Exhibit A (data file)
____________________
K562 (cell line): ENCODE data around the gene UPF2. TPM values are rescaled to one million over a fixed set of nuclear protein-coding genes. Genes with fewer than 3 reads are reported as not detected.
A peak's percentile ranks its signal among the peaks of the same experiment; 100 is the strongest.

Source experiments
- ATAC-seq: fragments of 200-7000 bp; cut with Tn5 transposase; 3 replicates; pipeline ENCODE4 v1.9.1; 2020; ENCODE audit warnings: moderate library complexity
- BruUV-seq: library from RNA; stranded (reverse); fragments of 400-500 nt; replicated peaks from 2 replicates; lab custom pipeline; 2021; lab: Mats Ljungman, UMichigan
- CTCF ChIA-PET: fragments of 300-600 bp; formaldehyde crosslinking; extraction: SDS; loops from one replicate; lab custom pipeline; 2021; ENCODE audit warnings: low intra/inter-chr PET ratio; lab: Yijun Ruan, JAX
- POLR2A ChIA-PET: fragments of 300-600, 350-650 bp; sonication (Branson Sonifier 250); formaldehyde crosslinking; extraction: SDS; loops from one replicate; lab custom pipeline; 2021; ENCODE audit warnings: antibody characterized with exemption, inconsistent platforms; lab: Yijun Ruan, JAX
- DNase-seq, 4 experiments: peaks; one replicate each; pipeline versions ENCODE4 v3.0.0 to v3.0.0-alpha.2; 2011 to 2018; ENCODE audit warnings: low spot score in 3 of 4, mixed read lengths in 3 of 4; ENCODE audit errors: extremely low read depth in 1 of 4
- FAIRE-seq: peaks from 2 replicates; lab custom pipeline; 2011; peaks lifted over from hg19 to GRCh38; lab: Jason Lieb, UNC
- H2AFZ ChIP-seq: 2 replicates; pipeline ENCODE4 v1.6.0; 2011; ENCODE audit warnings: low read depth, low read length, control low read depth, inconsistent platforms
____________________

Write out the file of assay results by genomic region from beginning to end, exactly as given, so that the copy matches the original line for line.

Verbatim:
K562 (cell line): ENCODE data around the gene UPF2. TPM values are rescaled to one million over a fixed set of nuclear protein-coding genes. Genes with fewer than 3 reads are reported as not detected.
A peak's percentile ranks its signal among the peaks of the same experiment; 100 is the strongest.

Source experiments
- ATAC-seq: fragments of 200-7000 bp; cut with Tn5 transposase; 3 replicates; pipeline ENCODE4 v1.9.1; 2020; ENCODE audit warnings: moderate library complexity
- BruUV-seq: library from RNA; stranded (reverse); fragments of 400-500 nt; replicated peaks from 2 replicates; lab custom pipeline; 2021; lab: Mats Ljungman, UMichigan
- CTCF ChIA-PET: fragments of 300-600 bp; formaldehyde crosslinking; extraction: SDS; loops from one replicate; lab custom pipeline; 2021; ENCODE audit warnings: low intra/inter-chr PET ratio; lab: Yijun Ruan, JAX
- POLR2A ChIA-PET: fragments of 300-600, 350-650 bp; sonication (Branson Sonifier 250); formaldehyde crosslinking; extraction: SDS; loops from one replicate; lab custom pipeline; 2021; ENCODE audit warnings: antibody characterized with exemption, inconsistent platforms; lab: Yijun Ruan, JAX
- DNase-seq, 4 experiments: peaks; one replicate each; pipeline versions ENCODE4 v3.0.0 to v3.0.0-alpha.2; 2011 to 2018; ENCODE audit warnings: low spot score in 3 of 4, mixed read lengths in 3 of 4; ENCODE audit errors: extremely low read depth in 1 of 4
- FAIRE-seq: peaks from 2 replicates; lab custom pipeline; 2011; peaks lifted over from hg19 to GRCh38; lab: Jason Lieb, UNC
- H2AFZ ChIP-seq: 2 replicates; pipeline ENCODE4 v1.6.0; 2011; ENCODE audit warnings: low read depth, low read length, control low read depth, inconsistent platforms